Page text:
Are you considering building a Tax-Free Savings Account (TFSA) portfolio? The portfolio will grow along with you. The more you learn about the stock market, the better you can invest.
The trick is to keep reading and keep learning about what’s happening in the stock market. You can build a TFSA portfolio that can convert $10,000 into $20,000 by balancing risk and reward.
Not all stocks in your portfolio will give you positive returns, however. Divide your portfolio into short and long-term stocks. Stay invested in fundamentally strong stocks and exit stocks where you don’t see the value.
Long-term stocks have a history of strong fundamentals and have a lower risk. Their revenue and cash flows are growing every year.
Stay invested in fundamentally strong stocks
Warren Buffett stayed invested in Suncor Energy (TSX:SU)(NYSE:SU) even when the stock lost 60% of its value in the March crash and slashed its dividend by 55%. Suncor is his long-term bet as the company has strong fundamentals. Its oil business will continue to get positive cash flows for another 10 to 20 years.
Suncor is Canada’s largest integrated oil company. It is present in every stage from exploration to the distribution of petroleum products and gasoline. Its stock is sensitive to oil prices.
Many oil companies went bankrupt in the six-year-long oil crisis that began in 2014 when shale gas exploration reduced oil prices from over $100/barrel to $40/barrel. OPEC+ managed the oil supply and brought the oil price to as high as $70/barrel in mid-2018.
Suncor’s stock surged to $50 in mid-2018 but fell to $40 when oil prices fell. All this while, it continued paying regular dividends as it increased its profits by reducing cost and improving efficiency.
The stock fell to $20 in the March sell-off as the oil price fell below $40. The company is once again reducing costs to become more efficient and earn profits even at low oil prices.
As travel returns and oil demand and oil price increases, Suncor stock price will increase, and so will its cash flow and dividends. There is a long-term risk of renewable energy and electric vehicles replacing oil in many segments. But it will take at least 20 years to make a material difference in oil demand.
Hence, buy Suncor when there is a dip and hold it for the long-term. Those who bought Suncor in the 2008 crisis, the 2011 airline crisis, and this year’s pandemic crisis, got themselves a good deal.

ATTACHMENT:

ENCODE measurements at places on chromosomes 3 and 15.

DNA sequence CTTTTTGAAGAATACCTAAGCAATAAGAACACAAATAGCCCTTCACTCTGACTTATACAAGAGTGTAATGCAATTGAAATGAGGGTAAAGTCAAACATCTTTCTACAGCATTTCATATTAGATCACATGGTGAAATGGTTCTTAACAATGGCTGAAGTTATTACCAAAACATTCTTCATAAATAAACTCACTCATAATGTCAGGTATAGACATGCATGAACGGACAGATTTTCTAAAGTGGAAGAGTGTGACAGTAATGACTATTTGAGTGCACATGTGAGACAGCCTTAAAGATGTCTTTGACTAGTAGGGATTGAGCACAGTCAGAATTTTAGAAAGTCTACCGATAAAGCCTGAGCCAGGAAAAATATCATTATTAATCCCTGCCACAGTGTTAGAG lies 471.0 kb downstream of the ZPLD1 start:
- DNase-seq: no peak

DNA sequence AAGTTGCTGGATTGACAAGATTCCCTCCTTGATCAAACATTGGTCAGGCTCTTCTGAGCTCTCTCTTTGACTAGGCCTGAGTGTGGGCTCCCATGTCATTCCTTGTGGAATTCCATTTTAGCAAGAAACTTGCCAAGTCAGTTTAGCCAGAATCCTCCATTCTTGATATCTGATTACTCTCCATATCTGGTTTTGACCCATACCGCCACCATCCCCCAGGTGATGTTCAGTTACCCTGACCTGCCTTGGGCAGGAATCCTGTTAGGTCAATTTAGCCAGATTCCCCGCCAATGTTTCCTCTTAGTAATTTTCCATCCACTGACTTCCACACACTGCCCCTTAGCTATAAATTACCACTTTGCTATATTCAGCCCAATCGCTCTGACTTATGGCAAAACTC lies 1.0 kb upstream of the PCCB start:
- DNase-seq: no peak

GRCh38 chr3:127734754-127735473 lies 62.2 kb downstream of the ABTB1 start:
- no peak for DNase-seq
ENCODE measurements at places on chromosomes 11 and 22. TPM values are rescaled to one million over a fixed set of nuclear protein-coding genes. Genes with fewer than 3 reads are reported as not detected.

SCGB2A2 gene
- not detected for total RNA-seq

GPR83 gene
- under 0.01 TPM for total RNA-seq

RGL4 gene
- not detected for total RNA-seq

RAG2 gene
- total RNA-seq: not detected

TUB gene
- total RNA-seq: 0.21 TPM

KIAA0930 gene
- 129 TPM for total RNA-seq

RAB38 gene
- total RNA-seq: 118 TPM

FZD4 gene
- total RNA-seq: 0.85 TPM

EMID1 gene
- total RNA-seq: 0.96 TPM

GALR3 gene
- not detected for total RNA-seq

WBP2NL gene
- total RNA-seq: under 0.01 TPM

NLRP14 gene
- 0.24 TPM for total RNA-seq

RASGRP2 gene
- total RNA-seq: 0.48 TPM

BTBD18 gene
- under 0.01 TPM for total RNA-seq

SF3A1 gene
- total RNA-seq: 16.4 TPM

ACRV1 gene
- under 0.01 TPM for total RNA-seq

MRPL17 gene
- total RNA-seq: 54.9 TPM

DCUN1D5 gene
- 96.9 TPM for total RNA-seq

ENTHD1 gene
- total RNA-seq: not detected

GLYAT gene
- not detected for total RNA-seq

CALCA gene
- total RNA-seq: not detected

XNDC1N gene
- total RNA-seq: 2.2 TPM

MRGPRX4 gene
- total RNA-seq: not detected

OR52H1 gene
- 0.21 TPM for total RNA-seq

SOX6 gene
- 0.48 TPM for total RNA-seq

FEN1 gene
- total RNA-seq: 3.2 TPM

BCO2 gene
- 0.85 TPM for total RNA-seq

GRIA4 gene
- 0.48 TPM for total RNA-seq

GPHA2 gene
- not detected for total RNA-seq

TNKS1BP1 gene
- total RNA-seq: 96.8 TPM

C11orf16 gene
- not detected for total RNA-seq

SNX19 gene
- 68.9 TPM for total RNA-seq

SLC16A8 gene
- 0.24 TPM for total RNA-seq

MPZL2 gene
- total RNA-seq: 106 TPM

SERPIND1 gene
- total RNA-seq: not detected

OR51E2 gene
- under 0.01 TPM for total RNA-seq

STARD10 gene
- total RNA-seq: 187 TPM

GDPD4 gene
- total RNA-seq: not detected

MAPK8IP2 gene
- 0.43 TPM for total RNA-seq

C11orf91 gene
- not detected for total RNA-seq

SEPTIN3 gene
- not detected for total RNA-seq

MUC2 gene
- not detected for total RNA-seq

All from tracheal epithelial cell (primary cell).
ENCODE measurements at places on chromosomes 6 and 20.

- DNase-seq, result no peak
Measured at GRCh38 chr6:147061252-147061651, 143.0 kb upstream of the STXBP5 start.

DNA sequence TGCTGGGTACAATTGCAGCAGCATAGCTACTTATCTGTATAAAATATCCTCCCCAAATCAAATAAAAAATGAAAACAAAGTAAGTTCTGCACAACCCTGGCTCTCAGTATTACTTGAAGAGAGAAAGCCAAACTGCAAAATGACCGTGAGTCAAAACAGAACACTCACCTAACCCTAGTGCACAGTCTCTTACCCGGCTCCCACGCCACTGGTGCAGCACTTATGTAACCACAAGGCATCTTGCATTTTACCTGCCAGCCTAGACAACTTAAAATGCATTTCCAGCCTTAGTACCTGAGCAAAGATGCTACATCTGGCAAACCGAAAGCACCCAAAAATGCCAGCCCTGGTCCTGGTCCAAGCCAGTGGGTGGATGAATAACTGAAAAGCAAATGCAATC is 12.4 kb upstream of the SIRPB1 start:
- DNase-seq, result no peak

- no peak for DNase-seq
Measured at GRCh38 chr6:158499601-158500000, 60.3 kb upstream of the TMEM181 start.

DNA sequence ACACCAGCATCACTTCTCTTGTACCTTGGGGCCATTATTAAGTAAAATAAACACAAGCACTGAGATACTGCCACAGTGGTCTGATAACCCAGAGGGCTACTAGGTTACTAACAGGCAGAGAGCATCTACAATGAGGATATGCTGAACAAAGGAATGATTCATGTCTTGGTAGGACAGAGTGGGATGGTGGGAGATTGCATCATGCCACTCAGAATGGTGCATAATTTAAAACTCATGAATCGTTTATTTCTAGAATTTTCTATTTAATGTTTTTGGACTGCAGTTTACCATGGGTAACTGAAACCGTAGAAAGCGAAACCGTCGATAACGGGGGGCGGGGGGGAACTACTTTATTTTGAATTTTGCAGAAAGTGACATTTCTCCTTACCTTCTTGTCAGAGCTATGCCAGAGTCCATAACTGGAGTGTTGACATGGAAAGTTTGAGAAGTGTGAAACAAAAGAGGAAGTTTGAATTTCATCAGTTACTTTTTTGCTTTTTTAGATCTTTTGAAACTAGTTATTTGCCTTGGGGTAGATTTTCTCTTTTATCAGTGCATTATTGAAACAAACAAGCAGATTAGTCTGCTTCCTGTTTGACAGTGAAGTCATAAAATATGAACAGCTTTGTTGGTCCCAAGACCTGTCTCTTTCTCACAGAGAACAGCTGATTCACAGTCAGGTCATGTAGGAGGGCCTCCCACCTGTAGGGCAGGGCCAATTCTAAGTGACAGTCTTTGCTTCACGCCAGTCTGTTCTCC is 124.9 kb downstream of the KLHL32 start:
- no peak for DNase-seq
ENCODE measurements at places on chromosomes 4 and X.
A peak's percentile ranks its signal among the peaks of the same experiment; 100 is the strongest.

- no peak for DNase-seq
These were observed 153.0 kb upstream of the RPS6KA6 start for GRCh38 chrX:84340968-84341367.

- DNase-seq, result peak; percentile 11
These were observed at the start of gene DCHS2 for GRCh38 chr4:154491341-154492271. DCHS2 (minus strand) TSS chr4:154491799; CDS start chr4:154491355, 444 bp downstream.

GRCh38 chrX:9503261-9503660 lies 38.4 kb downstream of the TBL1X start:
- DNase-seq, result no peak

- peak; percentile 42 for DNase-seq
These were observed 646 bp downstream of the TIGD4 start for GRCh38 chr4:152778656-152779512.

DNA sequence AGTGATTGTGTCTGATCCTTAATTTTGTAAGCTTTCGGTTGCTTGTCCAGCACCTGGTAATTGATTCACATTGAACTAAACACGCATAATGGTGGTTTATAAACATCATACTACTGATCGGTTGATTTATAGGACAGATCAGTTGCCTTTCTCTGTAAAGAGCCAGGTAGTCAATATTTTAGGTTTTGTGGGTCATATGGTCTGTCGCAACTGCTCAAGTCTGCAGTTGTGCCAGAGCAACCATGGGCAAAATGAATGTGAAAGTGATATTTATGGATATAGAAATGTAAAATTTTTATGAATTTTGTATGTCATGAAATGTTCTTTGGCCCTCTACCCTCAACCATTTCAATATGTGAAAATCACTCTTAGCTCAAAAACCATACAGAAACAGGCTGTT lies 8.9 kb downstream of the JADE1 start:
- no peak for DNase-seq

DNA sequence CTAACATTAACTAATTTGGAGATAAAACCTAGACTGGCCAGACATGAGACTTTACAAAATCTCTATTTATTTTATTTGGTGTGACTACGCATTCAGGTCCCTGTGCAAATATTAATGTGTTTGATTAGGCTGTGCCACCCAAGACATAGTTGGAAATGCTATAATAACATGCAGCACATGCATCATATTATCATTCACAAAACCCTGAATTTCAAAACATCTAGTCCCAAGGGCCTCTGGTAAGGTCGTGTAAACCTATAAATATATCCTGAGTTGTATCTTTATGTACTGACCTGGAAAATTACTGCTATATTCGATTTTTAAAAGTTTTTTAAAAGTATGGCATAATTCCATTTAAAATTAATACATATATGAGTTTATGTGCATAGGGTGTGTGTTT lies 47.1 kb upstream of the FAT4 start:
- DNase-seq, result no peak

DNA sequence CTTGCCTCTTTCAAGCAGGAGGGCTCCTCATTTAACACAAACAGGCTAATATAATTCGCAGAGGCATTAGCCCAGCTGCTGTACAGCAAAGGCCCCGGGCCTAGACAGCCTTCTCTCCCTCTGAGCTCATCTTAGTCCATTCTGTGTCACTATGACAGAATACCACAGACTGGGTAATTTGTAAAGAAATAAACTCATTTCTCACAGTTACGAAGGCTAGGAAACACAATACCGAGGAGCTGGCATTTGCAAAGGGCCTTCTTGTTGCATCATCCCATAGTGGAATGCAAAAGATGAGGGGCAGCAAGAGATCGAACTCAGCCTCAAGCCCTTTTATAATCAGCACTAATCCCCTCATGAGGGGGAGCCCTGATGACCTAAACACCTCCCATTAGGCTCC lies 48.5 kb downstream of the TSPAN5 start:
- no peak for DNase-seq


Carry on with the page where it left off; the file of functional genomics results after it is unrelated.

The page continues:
Exit stocks with no growth potential
Unlike long-term stocks that rally on fundamentals, short-term stocks rally on investor sentiments. Jump into these stocks when they rally and exit when their rally fades.
For instance, Buffett exited airline stocks when they lost more than 70% value in the March sell-off. Airlines entered the pandemic with strong fundamentals.
But the pandemic put their balance sheets on the ventilator with no positive cash flow visible for the next five years.
I have put Air Canada (TSX:AC) in my short-term stock list. In my previous article, I talked about how you can make a short-term gain by playing in the $14-$22 price range. But the vaccine update has upped the level, and the price range has increased to $20-$30.
AC stock is heading toward the $30 mark, a perfect point to sell and collect your short-term gain if you purchased the stock at the $15-$18 price point. But mind that the stock might not stay at the $30 price or long. So you have to act fast.
AC stock is rallying on the back of news sentiment and not fundamentals. It continues to make a loss, and it will take at least two to three years for the airline to break even.
Depending on your risk portfolio, divide your $10,000 in TFSA between short and long-term stocks. If you invested $8,000 in Suncor and $2,000 in AC when they were trading at $15, you would have over $16,000 in TFSA.
This amount can grow to $20,000 if you stay invested in Suncor and exit AC at the right time and instead look for other growth stocks like Lightspeed POS.
There are other long-term stocks that can enhance your TFSA portfolio.
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This article represents the opinion of the writer, who may disagree with the “official” recommendation position of a Motley Fool premium service or advisor. We’re Motley! Questioning an investing thesis — even one of our own — helps us all think critically about investing and make decisions that help us become smarter, happier, and richer, so we sometimes publish articles that may not be in line with recommendations, rankings or other content.
Fool contributor Puja Tayal has no position in any of the stocks mentioned. The Motley Fool owns shares of Lightspeed POS Inc.